A celebratory feeling buzzes through the air on WISER’s campus all morning, long before the first guests walk through the gate. Everyone is eager for day’s events—and for good reason, it is WISER’s second-ever Alumni Mentorship Day!
WISER alums are equally excited for this homecoming. Dozens of young professionally dressed women flow through the front gates and onto the campus that was so pivotal in their educational and personal development. Mercy Adhiambo, a 2014 WISER graduate who has just completed her degree in computer science, beamed as she declared, “It’s just a big day and a very important day and I’m just very happy.”
Of all things, Mercy is most eager to visit her teachers. “It’s an encouraging thing for the teachers,” she explains. Mercy knows it’s motivating for WISER faculty to see students they’ve taught come back as successful, confident women.
But this isn’t just about the WISER teachers and the alumni they taught and mentored through the years.
“We have come to WISER to say thank you and also to encourage other girls,” explains Mercy. Despite many WISER alumni having hectic schedules at university, the group feels a special sense of responsibility to support the current WISER students. “We are examples. We didn’t have those people ahead of us to tell us what to do. So, we come to encourage the girls and also to just thank WISER for what they have done for us.”
Margaret, from WISER’s first graduating class one year above Mercy, agrees about the importance of their role as WISER alums. The moment she gets back to WISER, Margaret is looking for ways to advise girls for what lies further down the road. “It gives them a glimpse of what is ahead. Life nowadays is not very easy, there is much struggle, but if they keep on pushing, they will be able to make it!”
Another visiting WISER alumna, Trizer, knows that life can present a number of challenges. She’s proud to be back at WISER for the second Alumni Mentorship Day, and she’s proud to be juggling life as both a student pursuing a business management degree and a mother of a little girl. While bouncing her cooing nine month old daughter, Trizer explains why this day means so much to her. “WISER has helped mold us into strong, independent women – and life outside is very hard,” she says. “From WISER we have learned how to solve solutions on our own. WISER has opened our minds and thinking capacity.” These alumni know that being independent women in rural Kenya is not something to take for granted. Their education affords them a new stature in the community now. “In the village they look at you in a different picture. So, if any problem is arising you’re given the chance to give a solution.”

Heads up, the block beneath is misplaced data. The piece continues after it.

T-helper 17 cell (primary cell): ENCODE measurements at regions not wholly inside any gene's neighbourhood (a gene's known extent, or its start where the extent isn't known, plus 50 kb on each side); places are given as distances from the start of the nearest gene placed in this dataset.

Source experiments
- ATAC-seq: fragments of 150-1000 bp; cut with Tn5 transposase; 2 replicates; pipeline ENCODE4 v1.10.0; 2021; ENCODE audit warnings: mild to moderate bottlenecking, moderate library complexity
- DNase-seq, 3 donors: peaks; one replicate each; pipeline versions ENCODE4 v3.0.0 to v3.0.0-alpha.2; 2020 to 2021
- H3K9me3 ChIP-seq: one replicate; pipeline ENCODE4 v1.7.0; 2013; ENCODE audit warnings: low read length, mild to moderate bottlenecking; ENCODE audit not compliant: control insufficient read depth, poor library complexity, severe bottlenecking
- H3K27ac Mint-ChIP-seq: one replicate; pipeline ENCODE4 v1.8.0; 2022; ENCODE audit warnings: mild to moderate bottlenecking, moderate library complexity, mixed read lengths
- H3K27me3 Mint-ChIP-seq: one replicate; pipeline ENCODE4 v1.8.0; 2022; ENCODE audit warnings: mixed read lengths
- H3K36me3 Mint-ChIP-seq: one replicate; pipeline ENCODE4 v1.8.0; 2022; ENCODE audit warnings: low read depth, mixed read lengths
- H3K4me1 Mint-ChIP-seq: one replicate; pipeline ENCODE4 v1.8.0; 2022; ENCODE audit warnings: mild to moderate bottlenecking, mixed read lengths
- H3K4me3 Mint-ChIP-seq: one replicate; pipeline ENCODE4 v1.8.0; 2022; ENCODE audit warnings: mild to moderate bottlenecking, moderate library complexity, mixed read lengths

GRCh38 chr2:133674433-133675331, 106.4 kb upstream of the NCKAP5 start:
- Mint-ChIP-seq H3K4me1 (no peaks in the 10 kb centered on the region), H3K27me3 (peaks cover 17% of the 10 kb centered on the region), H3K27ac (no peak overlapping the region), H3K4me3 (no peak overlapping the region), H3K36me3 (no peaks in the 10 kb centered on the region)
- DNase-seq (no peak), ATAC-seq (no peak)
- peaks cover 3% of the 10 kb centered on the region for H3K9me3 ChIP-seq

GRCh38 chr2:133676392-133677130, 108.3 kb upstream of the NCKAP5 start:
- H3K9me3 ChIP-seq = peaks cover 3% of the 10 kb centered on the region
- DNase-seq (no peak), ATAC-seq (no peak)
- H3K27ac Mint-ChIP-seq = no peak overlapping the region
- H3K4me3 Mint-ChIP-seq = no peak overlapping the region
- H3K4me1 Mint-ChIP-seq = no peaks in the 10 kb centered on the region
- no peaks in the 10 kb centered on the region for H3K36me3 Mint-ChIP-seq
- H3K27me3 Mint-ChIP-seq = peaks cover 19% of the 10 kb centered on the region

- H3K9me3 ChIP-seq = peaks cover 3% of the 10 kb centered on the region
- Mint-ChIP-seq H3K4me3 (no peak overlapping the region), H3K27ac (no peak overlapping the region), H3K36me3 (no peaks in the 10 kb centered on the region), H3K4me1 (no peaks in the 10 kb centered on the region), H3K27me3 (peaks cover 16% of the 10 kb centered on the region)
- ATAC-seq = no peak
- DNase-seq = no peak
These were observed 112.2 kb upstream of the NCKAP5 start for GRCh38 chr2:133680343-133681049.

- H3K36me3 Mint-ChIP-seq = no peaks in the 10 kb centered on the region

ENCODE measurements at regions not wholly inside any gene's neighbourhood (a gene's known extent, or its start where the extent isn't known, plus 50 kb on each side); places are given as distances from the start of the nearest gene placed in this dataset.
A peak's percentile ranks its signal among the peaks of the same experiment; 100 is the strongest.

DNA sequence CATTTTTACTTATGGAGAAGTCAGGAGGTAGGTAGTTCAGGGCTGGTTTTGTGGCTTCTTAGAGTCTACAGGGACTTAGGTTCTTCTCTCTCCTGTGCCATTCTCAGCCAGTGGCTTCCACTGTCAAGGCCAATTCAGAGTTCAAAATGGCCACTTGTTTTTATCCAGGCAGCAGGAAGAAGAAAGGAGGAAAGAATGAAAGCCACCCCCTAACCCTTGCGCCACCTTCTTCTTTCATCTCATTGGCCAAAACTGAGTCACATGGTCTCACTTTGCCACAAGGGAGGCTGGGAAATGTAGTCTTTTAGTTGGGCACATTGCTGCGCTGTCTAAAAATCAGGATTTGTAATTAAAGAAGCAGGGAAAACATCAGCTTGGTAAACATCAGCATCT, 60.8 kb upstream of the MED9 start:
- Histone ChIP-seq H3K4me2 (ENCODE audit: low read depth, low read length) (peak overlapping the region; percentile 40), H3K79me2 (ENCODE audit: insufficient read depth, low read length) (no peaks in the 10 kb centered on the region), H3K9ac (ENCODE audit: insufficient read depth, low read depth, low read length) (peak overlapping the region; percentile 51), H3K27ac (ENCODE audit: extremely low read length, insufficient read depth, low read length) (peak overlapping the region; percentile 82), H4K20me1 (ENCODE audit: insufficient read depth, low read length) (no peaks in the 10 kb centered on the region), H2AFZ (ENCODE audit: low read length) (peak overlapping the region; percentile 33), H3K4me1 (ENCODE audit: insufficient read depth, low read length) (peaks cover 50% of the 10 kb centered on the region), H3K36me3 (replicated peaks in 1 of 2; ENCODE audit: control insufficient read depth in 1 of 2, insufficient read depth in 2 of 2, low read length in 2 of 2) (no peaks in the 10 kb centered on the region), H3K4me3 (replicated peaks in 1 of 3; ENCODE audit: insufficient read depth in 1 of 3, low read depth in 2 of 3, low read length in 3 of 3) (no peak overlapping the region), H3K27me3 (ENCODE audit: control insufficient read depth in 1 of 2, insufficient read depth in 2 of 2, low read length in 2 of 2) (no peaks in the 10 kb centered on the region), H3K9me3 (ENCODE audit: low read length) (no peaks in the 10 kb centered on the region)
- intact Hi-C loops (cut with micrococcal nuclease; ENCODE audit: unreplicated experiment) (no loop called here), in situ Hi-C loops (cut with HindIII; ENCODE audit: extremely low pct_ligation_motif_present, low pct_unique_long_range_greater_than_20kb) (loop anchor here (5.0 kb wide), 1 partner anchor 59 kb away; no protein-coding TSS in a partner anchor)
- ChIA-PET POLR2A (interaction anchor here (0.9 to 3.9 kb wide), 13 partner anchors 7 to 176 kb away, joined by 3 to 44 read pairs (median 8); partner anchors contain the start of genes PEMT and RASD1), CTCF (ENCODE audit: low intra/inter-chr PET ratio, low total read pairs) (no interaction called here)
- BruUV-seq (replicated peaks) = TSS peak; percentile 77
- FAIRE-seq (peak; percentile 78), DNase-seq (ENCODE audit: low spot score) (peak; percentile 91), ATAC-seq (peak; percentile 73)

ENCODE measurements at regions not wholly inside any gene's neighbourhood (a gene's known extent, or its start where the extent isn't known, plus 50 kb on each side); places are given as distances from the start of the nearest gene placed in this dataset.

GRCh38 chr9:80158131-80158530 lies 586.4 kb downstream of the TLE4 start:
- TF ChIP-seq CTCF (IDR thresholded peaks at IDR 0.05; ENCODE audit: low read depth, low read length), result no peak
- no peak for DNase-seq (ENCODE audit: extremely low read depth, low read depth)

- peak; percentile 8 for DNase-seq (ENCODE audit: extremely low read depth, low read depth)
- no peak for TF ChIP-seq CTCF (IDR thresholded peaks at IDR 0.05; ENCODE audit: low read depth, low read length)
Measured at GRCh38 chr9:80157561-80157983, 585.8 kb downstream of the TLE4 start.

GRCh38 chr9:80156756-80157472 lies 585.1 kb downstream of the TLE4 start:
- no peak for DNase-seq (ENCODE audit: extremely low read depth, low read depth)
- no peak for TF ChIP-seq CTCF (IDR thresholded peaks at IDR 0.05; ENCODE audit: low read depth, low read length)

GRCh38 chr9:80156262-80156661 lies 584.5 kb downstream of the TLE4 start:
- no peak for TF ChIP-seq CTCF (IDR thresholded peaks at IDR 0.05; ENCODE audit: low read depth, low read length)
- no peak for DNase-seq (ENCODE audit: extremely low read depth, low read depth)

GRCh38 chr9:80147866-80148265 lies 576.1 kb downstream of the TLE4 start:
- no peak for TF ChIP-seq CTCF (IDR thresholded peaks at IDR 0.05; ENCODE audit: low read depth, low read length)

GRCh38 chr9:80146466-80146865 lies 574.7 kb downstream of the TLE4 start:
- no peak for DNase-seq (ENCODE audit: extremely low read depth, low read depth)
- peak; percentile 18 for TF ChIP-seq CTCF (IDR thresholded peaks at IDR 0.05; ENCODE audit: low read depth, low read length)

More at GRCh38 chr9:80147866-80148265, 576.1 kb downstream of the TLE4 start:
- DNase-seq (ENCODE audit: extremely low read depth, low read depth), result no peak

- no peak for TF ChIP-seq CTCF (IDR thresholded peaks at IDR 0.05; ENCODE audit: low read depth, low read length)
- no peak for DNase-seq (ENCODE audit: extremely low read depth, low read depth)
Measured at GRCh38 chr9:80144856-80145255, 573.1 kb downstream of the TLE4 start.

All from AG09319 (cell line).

Throughout the day, WISER alumni like Mercy, Margaret, and Trizer are given the opportunity to network with one another, seek advice and mentorship from their former teachers, and, of course, to share experiences with the current WISER girls. For many WISER girls, this offers invaluable access to firsthand information on what life is like for girls who graduate secondary school, who attend university, who lead within their families, and who enter the workforce. Circles of students surround the visiting alumni, eager to catch bits of wisdom – and the alumni happily oblige.
Of course, the alumni are given plenty of opportunities to learn during the event as well. For the first time, WISER offered special education field mentoring sessions for those alumni who have gone on to become teachers themselves. For young educators looking for advice on classroom presence, pedagogy, and student management, what better experts could you have than the WISER teachers? These alumni were treated to additional one-on-one mentoring time as well as opportunities to meet with their fellow alumni-turned-teachers to share advice and networking opportunities.
Overall, WISER’s second Alumni Mentorship Day was a joyful celebration of changes: changes that have taken place from the first graduating class to now, changes in the campus and the student population, and changes in what seems possible for a girl in Muhuru Bay. It was once thought that girls were not worth educating. But surrounded by nearly 100 WISER alumni who are out in the world making an impact on their communities, it’s safe to say that thought has changed, too.